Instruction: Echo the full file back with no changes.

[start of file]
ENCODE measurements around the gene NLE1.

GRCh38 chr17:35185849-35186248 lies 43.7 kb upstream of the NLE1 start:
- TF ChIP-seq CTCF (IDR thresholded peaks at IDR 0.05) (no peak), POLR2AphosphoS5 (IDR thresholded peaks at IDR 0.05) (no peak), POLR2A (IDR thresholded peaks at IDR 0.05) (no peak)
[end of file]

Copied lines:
ENCODE measurements around the gene NLE1.

GRCh38 chr17:35185849-35186248 lies 43.7 kb upstream of the NLE1 start:
- TF ChIP-seq CTCF (IDR thresholded peaks at IDR 0.05) (no peak), POLR2AphosphoS5 (IDR thresholded peaks at IDR 0.05) (no peak), POLR2A (IDR thresholded peaks at IDR 0.05) (no peak)